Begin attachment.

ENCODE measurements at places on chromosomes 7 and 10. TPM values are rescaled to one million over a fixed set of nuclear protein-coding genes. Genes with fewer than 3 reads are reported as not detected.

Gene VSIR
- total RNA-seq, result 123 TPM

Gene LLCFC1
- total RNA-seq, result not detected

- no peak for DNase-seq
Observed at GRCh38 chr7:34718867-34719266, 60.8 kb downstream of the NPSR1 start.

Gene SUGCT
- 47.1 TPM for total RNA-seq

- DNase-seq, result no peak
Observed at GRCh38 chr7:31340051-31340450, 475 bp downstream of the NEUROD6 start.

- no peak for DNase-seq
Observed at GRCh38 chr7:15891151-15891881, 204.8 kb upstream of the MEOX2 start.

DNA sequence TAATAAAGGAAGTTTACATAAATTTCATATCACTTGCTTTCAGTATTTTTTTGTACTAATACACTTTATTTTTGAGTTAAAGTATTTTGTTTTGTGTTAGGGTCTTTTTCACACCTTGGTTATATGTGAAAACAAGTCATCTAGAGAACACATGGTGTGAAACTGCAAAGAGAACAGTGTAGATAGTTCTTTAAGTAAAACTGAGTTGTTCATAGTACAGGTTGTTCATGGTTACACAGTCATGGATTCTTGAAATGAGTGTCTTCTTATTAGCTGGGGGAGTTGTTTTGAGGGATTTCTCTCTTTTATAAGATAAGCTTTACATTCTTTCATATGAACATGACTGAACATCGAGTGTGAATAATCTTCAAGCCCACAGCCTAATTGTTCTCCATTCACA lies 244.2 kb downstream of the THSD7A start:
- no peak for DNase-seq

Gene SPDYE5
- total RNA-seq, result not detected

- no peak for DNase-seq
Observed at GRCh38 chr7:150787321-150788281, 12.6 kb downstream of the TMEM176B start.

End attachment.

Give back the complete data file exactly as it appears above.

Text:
ENCODE measurements at places on chromosomes 7 and 10. TPM values are rescaled to one million over a fixed set of nuclear protein-coding genes. Genes with fewer than 3 reads are reported as not detected.

Gene VSIR
- total RNA-seq, result 123 TPM

Gene LLCFC1
- total RNA-seq, result not detected

- no peak for DNase-seq
Observed at GRCh38 chr7:34718867-34719266, 60.8 kb downstream of the NPSR1 start.

Gene SUGCT
- 47.1 TPM for total RNA-seq

- DNase-seq, result no peak
Observed at GRCh38 chr7:31340051-31340450, 475 bp downstream of the NEUROD6 start.

- no peak for DNase-seq
Observed at GRCh38 chr7:15891151-15891881, 204.8 kb upstream of the MEOX2 start.

DNA sequence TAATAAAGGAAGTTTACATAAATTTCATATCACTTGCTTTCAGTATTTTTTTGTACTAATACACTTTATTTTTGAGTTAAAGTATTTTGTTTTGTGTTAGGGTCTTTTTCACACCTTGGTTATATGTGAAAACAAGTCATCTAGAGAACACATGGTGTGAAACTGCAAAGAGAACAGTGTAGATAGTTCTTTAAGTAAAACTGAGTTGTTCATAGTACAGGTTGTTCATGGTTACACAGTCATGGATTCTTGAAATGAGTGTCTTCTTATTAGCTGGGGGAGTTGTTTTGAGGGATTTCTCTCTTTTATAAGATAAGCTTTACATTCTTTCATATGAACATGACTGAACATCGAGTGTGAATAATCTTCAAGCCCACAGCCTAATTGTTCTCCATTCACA lies 244.2 kb downstream of the THSD7A start:
- no peak for DNase-seq

Gene SPDYE5
- total RNA-seq, result not detected

- no peak for DNase-seq
Observed at GRCh38 chr7:150787321-150788281, 12.6 kb downstream of the TMEM176B start.